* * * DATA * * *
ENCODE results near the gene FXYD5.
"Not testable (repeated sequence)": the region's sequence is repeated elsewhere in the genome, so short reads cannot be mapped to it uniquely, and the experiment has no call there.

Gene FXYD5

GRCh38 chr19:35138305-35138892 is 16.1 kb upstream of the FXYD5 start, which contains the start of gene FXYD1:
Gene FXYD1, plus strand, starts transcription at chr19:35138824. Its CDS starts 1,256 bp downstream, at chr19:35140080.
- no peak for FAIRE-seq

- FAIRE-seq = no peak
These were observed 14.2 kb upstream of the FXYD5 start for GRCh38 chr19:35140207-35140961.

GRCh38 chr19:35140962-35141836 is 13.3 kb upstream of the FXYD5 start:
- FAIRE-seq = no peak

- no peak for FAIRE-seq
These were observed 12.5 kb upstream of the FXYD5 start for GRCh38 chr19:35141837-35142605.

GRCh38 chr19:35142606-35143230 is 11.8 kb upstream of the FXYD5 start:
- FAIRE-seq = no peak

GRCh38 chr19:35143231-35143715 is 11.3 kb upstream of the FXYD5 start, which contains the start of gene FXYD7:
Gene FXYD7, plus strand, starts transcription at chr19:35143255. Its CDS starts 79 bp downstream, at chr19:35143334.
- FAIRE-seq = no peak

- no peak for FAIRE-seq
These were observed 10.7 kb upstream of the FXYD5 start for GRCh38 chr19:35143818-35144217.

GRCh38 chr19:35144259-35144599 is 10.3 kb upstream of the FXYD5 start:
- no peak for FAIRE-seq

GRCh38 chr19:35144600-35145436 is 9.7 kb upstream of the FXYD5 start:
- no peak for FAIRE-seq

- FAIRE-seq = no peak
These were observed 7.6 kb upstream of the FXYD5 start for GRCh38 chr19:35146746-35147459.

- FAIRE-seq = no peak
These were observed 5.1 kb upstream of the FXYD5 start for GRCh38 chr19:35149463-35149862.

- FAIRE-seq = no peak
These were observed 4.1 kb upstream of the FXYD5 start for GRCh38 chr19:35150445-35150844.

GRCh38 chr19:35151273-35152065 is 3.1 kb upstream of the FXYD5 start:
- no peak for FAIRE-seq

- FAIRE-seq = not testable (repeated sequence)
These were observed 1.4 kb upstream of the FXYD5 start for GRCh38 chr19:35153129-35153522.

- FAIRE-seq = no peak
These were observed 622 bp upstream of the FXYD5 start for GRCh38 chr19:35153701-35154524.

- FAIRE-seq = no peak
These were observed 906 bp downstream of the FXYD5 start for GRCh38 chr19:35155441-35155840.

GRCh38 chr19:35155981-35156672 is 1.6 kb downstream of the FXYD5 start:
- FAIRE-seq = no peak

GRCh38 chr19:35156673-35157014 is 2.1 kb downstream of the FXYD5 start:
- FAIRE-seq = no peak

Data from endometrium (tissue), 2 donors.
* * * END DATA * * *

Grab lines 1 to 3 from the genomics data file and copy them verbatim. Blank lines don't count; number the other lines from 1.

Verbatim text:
ENCODE results near the gene FXYD5.
"Not testable (repeated sequence)": the region's sequence is repeated elsewhere in the genome, so short reads cannot be mapped to it uniquely, and the experiment has no call there.

Gene FXYD5